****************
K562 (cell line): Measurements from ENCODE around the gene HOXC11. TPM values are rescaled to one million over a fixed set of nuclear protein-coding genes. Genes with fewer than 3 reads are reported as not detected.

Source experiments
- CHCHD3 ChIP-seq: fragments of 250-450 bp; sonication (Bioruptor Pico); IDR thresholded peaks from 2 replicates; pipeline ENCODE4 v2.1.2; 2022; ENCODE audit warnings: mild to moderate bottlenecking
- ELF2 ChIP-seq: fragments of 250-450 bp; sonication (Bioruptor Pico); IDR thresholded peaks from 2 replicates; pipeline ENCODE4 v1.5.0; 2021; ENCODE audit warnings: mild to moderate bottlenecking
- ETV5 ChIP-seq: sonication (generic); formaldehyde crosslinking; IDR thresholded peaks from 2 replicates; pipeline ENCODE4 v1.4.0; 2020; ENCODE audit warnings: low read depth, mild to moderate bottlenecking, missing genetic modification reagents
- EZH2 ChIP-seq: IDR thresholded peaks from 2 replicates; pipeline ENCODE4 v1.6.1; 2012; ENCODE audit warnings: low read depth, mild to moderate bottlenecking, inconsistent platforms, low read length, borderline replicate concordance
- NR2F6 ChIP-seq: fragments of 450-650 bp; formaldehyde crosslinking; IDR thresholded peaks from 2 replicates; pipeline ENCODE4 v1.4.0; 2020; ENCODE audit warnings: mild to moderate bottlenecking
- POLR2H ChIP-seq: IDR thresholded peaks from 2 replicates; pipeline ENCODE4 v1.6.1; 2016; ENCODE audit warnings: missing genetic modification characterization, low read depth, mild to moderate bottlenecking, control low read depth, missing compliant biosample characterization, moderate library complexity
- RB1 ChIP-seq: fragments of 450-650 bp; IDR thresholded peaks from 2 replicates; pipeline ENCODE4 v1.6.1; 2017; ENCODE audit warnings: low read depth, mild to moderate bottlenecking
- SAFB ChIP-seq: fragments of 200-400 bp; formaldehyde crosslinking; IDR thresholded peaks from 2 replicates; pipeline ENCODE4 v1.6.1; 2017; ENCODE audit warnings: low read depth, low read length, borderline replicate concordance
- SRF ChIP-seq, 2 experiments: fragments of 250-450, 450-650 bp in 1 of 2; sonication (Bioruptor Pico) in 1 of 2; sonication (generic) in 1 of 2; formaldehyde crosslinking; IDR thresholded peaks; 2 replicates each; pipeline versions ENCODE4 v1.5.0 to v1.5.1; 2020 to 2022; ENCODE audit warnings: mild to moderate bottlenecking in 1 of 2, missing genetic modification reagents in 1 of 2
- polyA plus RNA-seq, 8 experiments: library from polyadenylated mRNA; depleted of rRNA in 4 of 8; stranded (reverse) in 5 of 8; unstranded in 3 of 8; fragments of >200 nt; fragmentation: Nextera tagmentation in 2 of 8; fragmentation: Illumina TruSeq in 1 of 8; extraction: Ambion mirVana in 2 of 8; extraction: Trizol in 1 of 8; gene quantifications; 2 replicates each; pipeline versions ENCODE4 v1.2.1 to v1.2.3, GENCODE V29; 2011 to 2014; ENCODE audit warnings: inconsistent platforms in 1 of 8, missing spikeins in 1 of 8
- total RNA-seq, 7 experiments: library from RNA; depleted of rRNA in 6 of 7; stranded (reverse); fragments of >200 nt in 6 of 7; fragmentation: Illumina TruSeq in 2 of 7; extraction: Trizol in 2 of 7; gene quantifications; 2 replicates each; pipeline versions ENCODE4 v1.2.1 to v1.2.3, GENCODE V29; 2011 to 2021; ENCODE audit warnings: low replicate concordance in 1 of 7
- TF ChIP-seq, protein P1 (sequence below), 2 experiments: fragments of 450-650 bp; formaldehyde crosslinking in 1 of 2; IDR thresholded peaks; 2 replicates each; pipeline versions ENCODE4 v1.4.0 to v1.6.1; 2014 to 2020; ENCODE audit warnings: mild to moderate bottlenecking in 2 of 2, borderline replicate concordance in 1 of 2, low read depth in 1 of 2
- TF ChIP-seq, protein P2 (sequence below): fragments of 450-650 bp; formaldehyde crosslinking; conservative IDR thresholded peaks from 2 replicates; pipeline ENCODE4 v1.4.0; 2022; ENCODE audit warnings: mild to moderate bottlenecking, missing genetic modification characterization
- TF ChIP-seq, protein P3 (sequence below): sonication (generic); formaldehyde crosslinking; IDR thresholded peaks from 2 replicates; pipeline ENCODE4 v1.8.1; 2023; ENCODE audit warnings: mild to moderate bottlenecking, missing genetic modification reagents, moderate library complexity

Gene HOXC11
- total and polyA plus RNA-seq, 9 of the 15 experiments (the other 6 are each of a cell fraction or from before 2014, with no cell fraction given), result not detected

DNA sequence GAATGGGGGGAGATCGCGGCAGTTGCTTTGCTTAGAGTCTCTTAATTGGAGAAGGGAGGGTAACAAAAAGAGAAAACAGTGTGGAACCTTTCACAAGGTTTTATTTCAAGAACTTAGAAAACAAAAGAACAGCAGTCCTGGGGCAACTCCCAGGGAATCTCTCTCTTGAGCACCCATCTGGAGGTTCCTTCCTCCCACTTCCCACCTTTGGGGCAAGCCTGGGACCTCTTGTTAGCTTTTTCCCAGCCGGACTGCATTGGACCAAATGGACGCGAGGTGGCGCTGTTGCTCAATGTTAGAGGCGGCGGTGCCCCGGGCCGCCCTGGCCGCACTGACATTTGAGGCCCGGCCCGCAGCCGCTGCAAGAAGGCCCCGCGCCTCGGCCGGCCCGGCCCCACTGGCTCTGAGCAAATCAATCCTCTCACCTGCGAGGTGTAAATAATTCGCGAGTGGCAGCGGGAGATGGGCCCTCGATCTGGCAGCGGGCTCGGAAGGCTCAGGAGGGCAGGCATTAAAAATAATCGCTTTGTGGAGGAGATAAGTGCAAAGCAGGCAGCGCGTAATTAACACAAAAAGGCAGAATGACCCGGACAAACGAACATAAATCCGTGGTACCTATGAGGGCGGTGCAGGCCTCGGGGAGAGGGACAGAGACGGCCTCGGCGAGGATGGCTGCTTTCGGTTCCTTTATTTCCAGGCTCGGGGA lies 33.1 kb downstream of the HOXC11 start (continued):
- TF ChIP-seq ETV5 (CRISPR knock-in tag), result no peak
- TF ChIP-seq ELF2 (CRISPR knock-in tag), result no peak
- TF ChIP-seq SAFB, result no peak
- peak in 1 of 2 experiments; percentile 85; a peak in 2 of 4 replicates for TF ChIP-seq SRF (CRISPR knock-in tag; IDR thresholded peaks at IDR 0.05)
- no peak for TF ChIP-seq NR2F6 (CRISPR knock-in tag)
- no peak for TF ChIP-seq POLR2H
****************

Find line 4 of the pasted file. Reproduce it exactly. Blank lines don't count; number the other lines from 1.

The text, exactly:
- ELF2 ChIP-seq: fragments of 250-450 bp; sonication (Bioruptor Pico); IDR thresholded peaks from 2 replicates; pipeline ENCODE4 v1.5.0; 2021; ENCODE audit warnings: mild to moderate bottlenecking